Eco-Stuntmen: The Problem with Environmental Gimmick Books
It’s been looming over me for months, sitting there in the corner, growing with each passing week: the stack of New Yorker magazines. This past weekend I finally set aside a chunk of time to go through the back issues I’ve been holding on to because they contain an article I never got around to reading, or a Roz Chast cartoon that particularly tickled me. One of the articles I had sticky-noted is Elizabeth Kolbert’s article Green Like Me from an August issue (I know, I know, it’s from two seasons ago). She examines the trend of books written about experiments in environmentalism—where people commit to making lifestyle changes to benefit the planet, like giving up their car, usually for a year or some set period of time.
Kolbert focuses largely on Colin Beavan, perhaps better known as No Impact Man. Beavan has a book, blog, and movie (no songs, as far as I can tell) about his family’s year-long endeavor to cut out electricity, disposable diapers, toilet paper, and many other amenities to minimize their environmental impact. The premise, points out Kolbert, likely sounds familiar. Authors of various books have embraced some “nouveau-Thoreauvian conceit”, from giving up fossil fuels for goats in “Farewell, My Subaru” (2008) to the self-explanatory “Plenty: Eating Locally on the 100 Mile Diet” (2007).
All of these stunts can be seen as responses to the same difficulty. Owing to a combination of factors—population growth, greenhouse-gas emissions, logging, overfishing, and, as Beavan points out, sheer self-indulgence—humanity is in the process of bringing about an ecological catastrophe of unparalleled scope and significance. Yet most people are in no mood to read about how screwed up they are. It’s a bummer. If you’re the National Academy of Sciences or the Intergovernmental Panel on Climate Change, or the Pope or Al Gore, you can try to fight this with yet another multivolume report or encyclical. If not, you’d better get a gimmick.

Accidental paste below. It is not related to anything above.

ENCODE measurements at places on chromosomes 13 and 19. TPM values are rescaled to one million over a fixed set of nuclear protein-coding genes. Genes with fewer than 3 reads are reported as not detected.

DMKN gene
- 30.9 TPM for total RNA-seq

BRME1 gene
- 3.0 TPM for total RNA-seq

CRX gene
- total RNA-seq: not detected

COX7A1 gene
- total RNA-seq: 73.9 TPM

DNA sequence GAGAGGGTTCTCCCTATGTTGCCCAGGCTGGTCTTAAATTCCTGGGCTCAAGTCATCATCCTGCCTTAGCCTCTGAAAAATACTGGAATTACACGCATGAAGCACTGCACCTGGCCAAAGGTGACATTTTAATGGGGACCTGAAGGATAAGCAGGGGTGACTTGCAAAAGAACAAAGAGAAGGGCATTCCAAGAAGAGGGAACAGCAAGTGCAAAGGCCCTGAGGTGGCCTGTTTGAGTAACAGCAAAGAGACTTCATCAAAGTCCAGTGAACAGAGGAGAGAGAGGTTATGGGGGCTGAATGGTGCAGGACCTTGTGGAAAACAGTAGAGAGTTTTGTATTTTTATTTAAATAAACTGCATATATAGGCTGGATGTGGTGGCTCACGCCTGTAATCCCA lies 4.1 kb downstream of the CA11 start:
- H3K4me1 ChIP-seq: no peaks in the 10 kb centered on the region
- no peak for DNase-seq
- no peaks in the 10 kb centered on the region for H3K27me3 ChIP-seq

The nouveau Thoreauvians have picked up from “Walden” its dramaturgy of austerity. Their schemes require them to renounce (if only temporarily) various material comforts—cars, elevators, Starbucks—that their neighbors take for granted. Renunciation sets them apart and organizes their lives in the name of some higher purpose. The trouble—or, at least, a trouble—is that it’s hard to say exactly what that purpose is.
After all, billions of people inherently use fewer resources than Beavan or other eco-stuntmen—most residents in developing countries, or the homeless man you pass on the street. Beavan justifies his experiment by saying that “it will inspire others to examine their wasteful ways,” Kolbert writes, but she’d like to see him do more: lobby lawmakers for better mass transit, or devote his blog to pushing for a carbon tax. Indeed, why not use the fame—like climatologist Jim Hansen becoming an activist and risking arrest to draw attention to the need to solve the climate problem; or US Airways pilot Chesley "Sully" Sullenberger (who successfully landed a plane in the Hudson River last year after a birdstrike) testifying before members of the House Transportation and Infrastructure Committee about threats to aviation safety—to try to make a real impact.